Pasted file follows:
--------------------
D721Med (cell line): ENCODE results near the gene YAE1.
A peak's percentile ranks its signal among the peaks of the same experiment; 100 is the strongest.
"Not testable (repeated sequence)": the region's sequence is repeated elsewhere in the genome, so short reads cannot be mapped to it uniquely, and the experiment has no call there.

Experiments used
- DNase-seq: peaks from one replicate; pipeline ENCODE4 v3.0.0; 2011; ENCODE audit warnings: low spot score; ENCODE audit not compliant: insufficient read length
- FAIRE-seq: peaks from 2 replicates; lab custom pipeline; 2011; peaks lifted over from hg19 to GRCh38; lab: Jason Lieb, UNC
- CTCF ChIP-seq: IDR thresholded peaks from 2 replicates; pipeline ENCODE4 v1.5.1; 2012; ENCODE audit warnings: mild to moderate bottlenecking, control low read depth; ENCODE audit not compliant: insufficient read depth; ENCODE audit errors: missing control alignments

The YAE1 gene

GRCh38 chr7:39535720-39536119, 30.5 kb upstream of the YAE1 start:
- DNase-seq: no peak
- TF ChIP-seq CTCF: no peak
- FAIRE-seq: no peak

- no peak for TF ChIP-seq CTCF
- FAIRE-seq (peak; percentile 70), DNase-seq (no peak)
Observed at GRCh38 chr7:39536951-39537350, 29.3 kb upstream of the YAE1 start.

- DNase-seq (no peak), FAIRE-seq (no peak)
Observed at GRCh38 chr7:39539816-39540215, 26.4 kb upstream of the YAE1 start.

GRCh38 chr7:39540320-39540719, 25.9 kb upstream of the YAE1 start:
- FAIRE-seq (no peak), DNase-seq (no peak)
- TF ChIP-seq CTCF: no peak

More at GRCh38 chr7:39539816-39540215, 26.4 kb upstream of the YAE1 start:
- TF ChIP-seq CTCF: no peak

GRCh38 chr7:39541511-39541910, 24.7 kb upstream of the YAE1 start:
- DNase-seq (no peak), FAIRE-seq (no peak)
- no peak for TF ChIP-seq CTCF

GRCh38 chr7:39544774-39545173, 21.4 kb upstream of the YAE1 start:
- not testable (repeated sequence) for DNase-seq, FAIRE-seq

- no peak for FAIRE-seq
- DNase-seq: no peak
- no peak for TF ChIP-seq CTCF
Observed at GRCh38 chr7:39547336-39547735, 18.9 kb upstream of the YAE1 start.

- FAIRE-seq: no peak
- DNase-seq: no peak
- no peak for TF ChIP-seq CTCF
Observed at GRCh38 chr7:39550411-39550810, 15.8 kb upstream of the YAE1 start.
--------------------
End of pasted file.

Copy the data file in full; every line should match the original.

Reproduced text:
D721Med (cell line): ENCODE results near the gene YAE1.
A peak's percentile ranks its signal among the peaks of the same experiment; 100 is the strongest.
"Not testable (repeated sequence)": the region's sequence is repeated elsewhere in the genome, so short reads cannot be mapped to it uniquely, and the experiment has no call there.

Experiments used
- DNase-seq: peaks from one replicate; pipeline ENCODE4 v3.0.0; 2011; ENCODE audit warnings: low spot score; ENCODE audit not compliant: insufficient read length
- FAIRE-seq: peaks from 2 replicates; lab custom pipeline; 2011; peaks lifted over from hg19 to GRCh38; lab: Jason Lieb, UNC
- CTCF ChIP-seq: IDR thresholded peaks from 2 replicates; pipeline ENCODE4 v1.5.1; 2012; ENCODE audit warnings: mild to moderate bottlenecking, control low read depth; ENCODE audit not compliant: insufficient read depth; ENCODE audit errors: missing control alignments

The YAE1 gene

GRCh38 chr7:39535720-39536119, 30.5 kb upstream of the YAE1 start:
- DNase-seq: no peak
- TF ChIP-seq CTCF: no peak
- FAIRE-seq: no peak

- no peak for TF ChIP-seq CTCF
- FAIRE-seq (peak; percentile 70), DNase-seq (no peak)
Observed at GRCh38 chr7:39536951-39537350, 29.3 kb upstream of the YAE1 start.

- DNase-seq (no peak), FAIRE-seq (no peak)
Observed at GRCh38 chr7:39539816-39540215, 26.4 kb upstream of the YAE1 start.

GRCh38 chr7:39540320-39540719, 25.9 kb upstream of the YAE1 start:
- FAIRE-seq (no peak), DNase-seq (no peak)
- TF ChIP-seq CTCF: no peak

More at GRCh38 chr7:39539816-39540215, 26.4 kb upstream of the YAE1 start:
- TF ChIP-seq CTCF: no peak

GRCh38 chr7:39541511-39541910, 24.7 kb upstream of the YAE1 start:
- DNase-seq (no peak), FAIRE-seq (no peak)
- no peak for TF ChIP-seq CTCF

GRCh38 chr7:39544774-39545173, 21.4 kb upstream of the YAE1 start:
- not testable (repeated sequence) for DNase-seq, FAIRE-seq

- no peak for FAIRE-seq
- DNase-seq: no peak
- no peak for TF ChIP-seq CTCF
Observed at GRCh38 chr7:39547336-39547735, 18.9 kb upstream of the YAE1 start.

- FAIRE-seq: no peak
- DNase-seq: no peak
- no peak for TF ChIP-seq CTCF
Observed at GRCh38 chr7:39550411-39550810, 15.8 kb upstream of the YAE1 start.